Amenta and Intisar Abioto

Improvisation Summit of Portland review: spontaneous community

Creative Music Guild's annual two-day celebration of improvisation embraced varied forms of music and dance


Once a year the Creative Music Guild puts on the Improvisation Summit of Portland, featuring local experimental and jazz musicians of all stripes interspersed with other regional and national artists. The roster includes some of the best dancers, instrumentalists, electro-acoustic, and electronic musicians that the region has to offer, performing over the course of two days at the Kenton neighborhood arts space, Disjecta. The volunteer-run festival’s vibe of nerdy musician meets block party is Portland at its fundamental best, a venue for musicians to produce the weird, the deep, and the outrageous amongst other like-minded individuals. And it expresses a deep sense of community that seems lacking in other parts of Portland’s music scene.

Austin & Kleine’s ‘DUETS.’ Photo: Jonathan Sielaff.

Drum Dances

One of the integral parts of the ISP is improvised dance. This year’s festival, which took place June 30-July 1, included five dance performances ranging from entirely improvised to some that were decidedly more choreographed. Dancers Andrea Kleine and Linda Austin’s performance of DUETS with Mike Gamble and Fabian Rucker on synthesizer juxtaposed precise movement with chaotic sounds of two microbrute synths. Percussionists Lisa Schonberg and Heather Treadway improvised a provoking and complex rhythmic framework for dancer Danielle Ross to improvise movement. Similarly, Carla Mann’s improvised dance interwove with crackling energy of Brandon Conway’s freely improvised performance on electric guitar.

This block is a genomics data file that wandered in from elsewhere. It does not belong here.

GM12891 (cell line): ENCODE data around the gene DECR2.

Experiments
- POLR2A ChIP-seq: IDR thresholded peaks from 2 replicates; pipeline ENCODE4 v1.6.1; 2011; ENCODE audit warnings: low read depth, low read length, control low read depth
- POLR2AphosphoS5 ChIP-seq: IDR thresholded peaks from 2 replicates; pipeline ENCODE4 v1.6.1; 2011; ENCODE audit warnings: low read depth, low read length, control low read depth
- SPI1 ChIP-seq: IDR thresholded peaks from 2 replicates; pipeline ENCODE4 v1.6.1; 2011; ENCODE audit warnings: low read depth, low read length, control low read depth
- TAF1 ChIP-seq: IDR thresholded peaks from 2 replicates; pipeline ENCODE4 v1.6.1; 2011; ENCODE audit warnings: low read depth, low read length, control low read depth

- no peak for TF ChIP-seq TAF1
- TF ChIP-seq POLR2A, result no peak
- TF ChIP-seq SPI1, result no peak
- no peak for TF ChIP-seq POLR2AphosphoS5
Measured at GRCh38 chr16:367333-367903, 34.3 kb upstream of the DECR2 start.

Two dance performances that stood out at the ISP both occurred on the festival’s last night. First was New York based dancer and choreographer Andrea Kleine’s SHIPS, a reimagined selection from her larger work Screening Room, or, The Return of Andrea Kleine, based on images from a film by Yvonne Rainer, with New York drummer Bobby Previte compositions as a musical backdrop.

Kleine’s ‘SHIPS’ at ISOP. Photo: Erica Thomas.

The performance began with Previte, Grant Pierce, and Andres Moreno on percussion and Fabian Rucker on baritone saxophone, slowly building a low rumble of drum and saxophone into what would become a swaying cacophony. Amid this, the dancers rose gracefully from their seats in the audience, moving slowly to the center of the room, performing movements that were independent of each other but nonetheless similar in their tranquility.


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